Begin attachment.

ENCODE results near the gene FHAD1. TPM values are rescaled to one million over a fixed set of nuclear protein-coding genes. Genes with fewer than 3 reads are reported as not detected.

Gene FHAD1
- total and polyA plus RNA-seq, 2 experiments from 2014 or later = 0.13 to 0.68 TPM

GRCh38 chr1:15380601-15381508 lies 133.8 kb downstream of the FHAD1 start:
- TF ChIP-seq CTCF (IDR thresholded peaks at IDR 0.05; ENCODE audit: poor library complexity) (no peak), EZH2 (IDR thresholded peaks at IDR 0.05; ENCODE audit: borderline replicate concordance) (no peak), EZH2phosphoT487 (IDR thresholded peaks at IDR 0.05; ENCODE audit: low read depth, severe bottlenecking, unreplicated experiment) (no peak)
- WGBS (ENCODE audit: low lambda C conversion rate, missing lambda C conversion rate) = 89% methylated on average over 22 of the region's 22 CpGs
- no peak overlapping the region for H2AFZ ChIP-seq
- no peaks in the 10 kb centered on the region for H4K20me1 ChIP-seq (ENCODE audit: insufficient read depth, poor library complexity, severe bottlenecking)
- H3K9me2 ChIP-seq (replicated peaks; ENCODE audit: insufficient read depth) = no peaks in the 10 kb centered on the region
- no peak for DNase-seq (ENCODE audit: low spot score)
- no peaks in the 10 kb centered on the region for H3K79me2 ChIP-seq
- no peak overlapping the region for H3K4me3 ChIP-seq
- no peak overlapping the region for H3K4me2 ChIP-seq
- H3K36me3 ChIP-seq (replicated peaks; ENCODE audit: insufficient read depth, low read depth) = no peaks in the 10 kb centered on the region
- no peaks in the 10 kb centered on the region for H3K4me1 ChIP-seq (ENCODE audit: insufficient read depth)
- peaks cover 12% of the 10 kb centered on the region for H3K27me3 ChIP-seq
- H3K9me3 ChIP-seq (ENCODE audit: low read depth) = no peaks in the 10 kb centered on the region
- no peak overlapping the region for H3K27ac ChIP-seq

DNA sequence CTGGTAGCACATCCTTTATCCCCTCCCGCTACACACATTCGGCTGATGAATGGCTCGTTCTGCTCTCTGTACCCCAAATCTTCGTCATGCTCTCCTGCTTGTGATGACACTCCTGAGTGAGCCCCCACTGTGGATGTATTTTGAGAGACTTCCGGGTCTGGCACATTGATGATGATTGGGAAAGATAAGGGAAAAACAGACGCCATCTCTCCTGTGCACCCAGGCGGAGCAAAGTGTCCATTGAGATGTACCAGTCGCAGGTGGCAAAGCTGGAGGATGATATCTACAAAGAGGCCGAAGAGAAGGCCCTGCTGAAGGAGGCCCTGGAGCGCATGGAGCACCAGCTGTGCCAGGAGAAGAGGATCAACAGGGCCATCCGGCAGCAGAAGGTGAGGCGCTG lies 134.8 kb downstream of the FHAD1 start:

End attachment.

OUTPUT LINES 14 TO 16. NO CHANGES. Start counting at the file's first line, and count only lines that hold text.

- H3K36me3 ChIP-seq (replicated peaks; ENCODE audit: insufficient read depth, low read depth) = no peaks in the 10 kb centered on the region
- no peaks in the 10 kb centered on the region for H3K4me1 ChIP-seq (ENCODE audit: insufficient read depth)
- peaks cover 12% of the 10 kb centered on the region for H3K27me3 ChIP-seq